CS Faculty Candidate Seminar - Alexander Razborov

Event Details
  • Date/Time:
    • Tuesday February 5, 2008 - Wednesday February 6, 2008
      10:00 am - 10:59 am
  • Location: KACB 1116E
  • Phone:
  • URL:
  • Email: shanita@cc.gatech.edu
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Shanita Williams
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Alexander Razborov
Steklov Mathematical Institute and IAS

"Grand Challenges in Complexity Theory"

Abstract:  Modern complexity theory is a vast, loosely defined area. Its methods and methodology can be successfully applied whenever one has a set of tasks, a class of admissible solutions, and numerical characteristics to measure the ``quality'' of a solution. This talk will focus on two specific scenarios: classical computational complexity and proof complexity. The story we will tell, however, is highly representative of the methods that have been tried in the field at large, with its mixed bag of successes, setbacks, and promising directions.

I will try to reveal some of the tight, beautiful and unexpected connections existing between different branches of complexity theory. I will discuss the "grand challenges'" of the field, including "P vs NP" and questions about the power of classical proof systems.

This talk will assume no prior knowledge in theoretical computer science.

Bio:  Professor Alexander A. Razborov graduated from the Moscow State University (department for mathematics and mechanics) in 1985 and in the same year entered the graduate school of the Steklov Mathematical Institute of the Russian Academy of Sciences. He defended his PhD thesis (``On systems of equations in free groups'') in 1987, and his doctoral thesis (``Lower Bounds in the Boolean Complexity'') in 1991.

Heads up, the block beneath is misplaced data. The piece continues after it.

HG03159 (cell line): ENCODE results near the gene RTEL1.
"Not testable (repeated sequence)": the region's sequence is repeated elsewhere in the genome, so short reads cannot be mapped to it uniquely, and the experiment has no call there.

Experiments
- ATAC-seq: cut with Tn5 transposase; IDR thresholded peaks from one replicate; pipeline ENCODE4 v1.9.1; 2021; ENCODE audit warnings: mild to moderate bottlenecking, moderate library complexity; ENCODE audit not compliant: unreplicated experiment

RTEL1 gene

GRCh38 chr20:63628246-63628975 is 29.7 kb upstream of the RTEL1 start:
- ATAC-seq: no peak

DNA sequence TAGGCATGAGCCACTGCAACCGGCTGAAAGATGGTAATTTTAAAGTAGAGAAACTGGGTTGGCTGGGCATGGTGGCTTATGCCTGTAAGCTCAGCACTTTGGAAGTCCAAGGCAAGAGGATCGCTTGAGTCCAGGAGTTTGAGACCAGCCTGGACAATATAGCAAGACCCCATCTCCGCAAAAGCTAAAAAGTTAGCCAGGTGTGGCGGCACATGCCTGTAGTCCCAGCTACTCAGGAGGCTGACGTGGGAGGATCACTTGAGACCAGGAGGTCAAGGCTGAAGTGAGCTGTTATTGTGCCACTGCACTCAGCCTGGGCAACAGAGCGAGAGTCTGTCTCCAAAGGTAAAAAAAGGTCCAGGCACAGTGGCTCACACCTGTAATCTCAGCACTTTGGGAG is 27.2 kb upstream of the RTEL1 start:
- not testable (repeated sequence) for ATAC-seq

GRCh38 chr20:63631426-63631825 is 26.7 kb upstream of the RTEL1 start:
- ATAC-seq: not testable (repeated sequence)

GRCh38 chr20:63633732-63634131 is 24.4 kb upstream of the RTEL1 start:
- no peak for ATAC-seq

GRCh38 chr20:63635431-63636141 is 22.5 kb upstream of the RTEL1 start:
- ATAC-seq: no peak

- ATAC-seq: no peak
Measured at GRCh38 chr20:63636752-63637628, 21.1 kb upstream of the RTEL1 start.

Professor Razborov joined faculty of the Steklov Mathematical Institute in 1989 and have been working there since that. In 1999-2000 he was a Visiting

Researcher at the Department of Computer Science of Princeton University, and in 2000-2008 he is holding a visiting position at the Institute for Advanced Study, Princeton.

During his career, Professor Razborov worked in various areas including mathematical logic, computational complexity, proof complexity and
combinatorics. Among other things, his contributions include:

  1. The first description of solutions of equations in a free group.
  2. Solving the analogue of the P vs. NP question for a number
  3. of restricted models of computation.
  4. Theory of Natural Proofs and closely related theory of feasible provability of major open problems in Complexity Theory, accompanied by many concrete lower bounds for the corresponding proof systems.
  5. Lower bounds in quantum communication complexity.
  6. The theory of Flag Algebras in Extremal Combinatorics.

Professor Razborov is a member of Academia Europea (since 1993), and a corresponding member of the Russian Academy of Sciences (since 2000). He is a recipient of the Nevanlinna prize awarded by the International Mathematical Union (1990) and of the Goedel Prize (awarded jointly by EATCS and ACM, 2007).

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  • Created By: Louise Russo
  • Workflow Status: Published
  • Created On: Feb 11, 2010 - 10:57am
  • Last Updated: Oct 7, 2016 - 9:50pm